Officials look to find ways to be prepared for school shootings moving forward

Officials look to find ways to be prepared for school shootings moving forward

Two months removed from the school shooting that rocked Anderson County, officials are now looking back at the response to the incident from what went well and how the state can be prepared in case the unthinkable were to happen again.

The incident saw a 14-year-old made his way into Townville Elementary School and fired shots into the playground after allegedly killing his father. One teacher and two students were injured in the shooting. One of those students was 6-year-old Jacob Hall, who did not survive his injuries.

"Even though I've been exposed to that on numerous occasions, it was just overwhelming," said Scott Stoller, Director of Anderson County EMS & Special Operations.

Stoller, who was one of the first responders on the scene, walked into a classroom to find Jacob on his back with firefighters and the school nurse surrounding him. Two tourniquets kept Jacob from bleeding out at the scene. He was later airlifted to a hospital for emergency surgery. He was taken off life support a few days later.

"For it to happen at a very rural school, at a moment's time, was pretty traumatic for all of us," Sheriff John Skipper said.

According to the South Carolina Department of Education, every district in South Carolina has done some sort of active shooter training. Townville Elementary had just done a refresher.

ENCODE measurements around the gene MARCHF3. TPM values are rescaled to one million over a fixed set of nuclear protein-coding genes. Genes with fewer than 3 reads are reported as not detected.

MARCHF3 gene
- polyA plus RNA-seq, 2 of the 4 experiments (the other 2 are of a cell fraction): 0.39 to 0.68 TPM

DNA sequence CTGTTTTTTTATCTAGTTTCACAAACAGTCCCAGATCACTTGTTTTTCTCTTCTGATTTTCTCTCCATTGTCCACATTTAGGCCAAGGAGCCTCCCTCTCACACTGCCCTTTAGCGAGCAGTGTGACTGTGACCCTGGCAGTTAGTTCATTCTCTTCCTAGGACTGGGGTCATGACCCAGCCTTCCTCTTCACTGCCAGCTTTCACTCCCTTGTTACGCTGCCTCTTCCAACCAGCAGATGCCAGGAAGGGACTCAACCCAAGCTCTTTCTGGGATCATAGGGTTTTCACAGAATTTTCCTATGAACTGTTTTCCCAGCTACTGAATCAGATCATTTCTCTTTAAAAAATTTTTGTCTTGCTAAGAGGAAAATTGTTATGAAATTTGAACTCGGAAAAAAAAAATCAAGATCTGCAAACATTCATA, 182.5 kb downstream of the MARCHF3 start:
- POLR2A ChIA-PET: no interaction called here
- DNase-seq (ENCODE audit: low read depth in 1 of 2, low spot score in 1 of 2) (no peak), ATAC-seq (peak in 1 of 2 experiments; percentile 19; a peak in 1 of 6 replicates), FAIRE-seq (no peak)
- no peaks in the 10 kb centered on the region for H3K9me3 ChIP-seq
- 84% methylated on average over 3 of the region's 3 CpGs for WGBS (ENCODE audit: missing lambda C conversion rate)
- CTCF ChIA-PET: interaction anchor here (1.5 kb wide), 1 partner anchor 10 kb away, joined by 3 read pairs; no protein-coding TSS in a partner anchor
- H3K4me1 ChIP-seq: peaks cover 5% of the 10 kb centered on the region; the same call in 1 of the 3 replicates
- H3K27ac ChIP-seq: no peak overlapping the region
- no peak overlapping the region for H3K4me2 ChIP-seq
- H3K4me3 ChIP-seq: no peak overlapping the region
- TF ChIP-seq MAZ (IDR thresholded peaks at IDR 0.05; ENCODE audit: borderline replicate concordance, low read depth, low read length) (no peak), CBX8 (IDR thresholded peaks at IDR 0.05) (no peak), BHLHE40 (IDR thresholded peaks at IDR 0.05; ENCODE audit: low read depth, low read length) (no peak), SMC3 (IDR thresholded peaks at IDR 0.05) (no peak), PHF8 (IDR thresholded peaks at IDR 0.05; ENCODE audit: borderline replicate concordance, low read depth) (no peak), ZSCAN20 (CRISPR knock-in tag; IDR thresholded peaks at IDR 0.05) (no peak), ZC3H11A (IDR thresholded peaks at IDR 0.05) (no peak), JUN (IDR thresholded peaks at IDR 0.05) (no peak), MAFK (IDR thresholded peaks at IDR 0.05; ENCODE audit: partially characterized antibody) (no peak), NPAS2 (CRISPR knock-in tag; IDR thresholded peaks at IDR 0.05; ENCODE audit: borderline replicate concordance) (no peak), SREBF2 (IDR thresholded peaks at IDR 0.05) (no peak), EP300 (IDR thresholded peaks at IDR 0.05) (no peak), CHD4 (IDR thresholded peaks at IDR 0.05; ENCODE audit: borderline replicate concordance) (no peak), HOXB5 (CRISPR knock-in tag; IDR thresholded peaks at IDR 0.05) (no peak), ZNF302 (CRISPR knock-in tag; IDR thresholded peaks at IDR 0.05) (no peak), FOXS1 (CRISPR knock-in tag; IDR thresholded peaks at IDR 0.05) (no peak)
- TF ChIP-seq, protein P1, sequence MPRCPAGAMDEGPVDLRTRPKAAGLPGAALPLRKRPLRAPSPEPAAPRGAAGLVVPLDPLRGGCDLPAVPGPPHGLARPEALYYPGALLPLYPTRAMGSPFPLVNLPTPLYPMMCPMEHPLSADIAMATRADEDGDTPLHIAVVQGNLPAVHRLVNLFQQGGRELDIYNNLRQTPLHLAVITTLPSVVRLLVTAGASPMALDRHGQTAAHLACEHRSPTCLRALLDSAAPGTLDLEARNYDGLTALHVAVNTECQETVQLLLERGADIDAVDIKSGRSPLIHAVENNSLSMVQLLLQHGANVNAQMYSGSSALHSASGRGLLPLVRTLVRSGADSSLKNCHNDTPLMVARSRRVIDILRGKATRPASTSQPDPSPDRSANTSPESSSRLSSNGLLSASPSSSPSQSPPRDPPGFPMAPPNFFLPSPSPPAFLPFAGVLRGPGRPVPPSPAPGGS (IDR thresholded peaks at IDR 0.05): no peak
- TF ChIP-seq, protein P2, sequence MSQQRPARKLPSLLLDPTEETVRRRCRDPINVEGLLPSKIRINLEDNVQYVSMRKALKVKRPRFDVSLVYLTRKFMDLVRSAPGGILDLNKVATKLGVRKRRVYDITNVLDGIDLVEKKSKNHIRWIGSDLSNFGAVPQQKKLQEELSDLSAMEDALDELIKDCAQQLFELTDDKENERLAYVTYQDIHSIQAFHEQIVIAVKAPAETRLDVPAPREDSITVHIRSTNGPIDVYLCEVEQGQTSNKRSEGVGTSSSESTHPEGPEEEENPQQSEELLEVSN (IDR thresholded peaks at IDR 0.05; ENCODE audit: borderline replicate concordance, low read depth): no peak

"The way Townville Elementary and Anderson County handled this was textbook," said Sheriff Skipper.

Jacob's family is advocating for having a school resource officer in every school across the state. The proposal is called "Jacob's Law."

"When you have an officer inside the school, it is deterrant," said Lexington Co. Deputy Gregory Carr. "If a person knows there's not an officer inside the school, they're more susceptible to go in and do something because they feel they're not going to get caught."

Currently, school resource officers are funded by the school districts in partnership with local agencies. According to state officials, the state doesn't have the resource to front the cost.

"The last estimate that we have would cost the state about $53 million annually," "and that would be to place just one resource officer in every school."

So if that option is cost prohibitive, what can we do?

"People's live can be saved if the average citizen knows how to administer and tourniquet,"

The small trauma kit costs roughly about $50. The entire safety wall costs $500. Inside of it are combat-grade trauma tools to stop the bleeding.

Anderson County officials said teachers and students, starting at about fifth- or sixth-grade, should have access to a kit at their school and know how to use them.

"Cardio-pulmonary resuscitation, AED usage has become typical," said "In South Carolina, we just passed a law within the last 12 months requiring that every senior graduating high school have that training. This, bleeding control or "b-con" as they abbreviate it, is just as important."

Anderson County officials hope, in the aftermath, "b-con" becomes a requirement by law as well.

"What we, as a community, have to do to be Anderson Strong and Townville Strong in this, is we have to keep training," said. "We've got to keep working to find other ways to make our schools safer."